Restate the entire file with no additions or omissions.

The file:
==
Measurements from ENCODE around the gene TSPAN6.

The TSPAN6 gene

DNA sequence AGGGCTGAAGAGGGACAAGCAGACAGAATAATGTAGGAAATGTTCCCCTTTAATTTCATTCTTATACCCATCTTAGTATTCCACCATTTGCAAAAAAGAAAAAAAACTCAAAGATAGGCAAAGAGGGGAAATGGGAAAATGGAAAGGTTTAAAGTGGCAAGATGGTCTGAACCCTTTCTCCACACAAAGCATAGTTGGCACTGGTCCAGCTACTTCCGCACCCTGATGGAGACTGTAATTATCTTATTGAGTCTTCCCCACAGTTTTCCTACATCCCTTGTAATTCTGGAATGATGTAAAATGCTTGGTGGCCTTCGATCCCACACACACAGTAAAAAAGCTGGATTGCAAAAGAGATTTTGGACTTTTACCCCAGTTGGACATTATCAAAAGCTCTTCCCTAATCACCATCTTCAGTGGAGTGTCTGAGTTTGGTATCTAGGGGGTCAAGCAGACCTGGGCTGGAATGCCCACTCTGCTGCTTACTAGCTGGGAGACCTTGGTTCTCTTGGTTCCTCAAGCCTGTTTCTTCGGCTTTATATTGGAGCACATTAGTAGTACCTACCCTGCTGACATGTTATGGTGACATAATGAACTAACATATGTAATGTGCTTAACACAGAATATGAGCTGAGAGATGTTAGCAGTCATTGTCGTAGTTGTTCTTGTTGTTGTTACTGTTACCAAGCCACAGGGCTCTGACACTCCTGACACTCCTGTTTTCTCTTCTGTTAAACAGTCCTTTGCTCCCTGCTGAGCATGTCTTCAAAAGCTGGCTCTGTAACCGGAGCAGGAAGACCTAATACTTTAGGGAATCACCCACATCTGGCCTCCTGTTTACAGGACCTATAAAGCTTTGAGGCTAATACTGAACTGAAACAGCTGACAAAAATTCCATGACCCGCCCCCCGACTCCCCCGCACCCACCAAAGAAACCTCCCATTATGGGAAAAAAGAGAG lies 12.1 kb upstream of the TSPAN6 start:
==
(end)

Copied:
Measurements from ENCODE around the gene TSPAN6.

The TSPAN6 gene

DNA sequence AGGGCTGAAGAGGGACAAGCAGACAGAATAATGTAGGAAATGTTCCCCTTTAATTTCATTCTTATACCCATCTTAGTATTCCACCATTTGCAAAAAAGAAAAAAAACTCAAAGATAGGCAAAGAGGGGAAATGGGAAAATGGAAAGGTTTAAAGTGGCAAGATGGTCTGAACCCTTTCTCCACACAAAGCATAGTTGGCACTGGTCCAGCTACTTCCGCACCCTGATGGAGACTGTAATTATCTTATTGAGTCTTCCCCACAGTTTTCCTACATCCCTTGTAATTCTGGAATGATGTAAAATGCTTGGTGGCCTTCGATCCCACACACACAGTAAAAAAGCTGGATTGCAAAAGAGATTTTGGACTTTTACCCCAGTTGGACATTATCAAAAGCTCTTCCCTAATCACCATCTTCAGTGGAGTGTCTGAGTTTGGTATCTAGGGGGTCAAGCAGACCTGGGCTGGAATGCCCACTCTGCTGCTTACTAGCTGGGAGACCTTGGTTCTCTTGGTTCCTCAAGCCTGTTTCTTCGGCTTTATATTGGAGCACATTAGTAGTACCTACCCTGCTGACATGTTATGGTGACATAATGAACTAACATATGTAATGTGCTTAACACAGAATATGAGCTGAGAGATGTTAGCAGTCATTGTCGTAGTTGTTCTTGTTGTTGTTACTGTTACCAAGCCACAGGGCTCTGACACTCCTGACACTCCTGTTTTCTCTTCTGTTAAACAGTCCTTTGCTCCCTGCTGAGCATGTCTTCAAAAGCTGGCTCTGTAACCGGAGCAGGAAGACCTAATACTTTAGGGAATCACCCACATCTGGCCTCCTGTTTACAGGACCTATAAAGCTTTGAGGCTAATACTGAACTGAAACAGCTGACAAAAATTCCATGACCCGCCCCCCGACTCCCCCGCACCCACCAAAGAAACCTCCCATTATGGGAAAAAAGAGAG lies 12.1 kb upstream of the TSPAN6 start: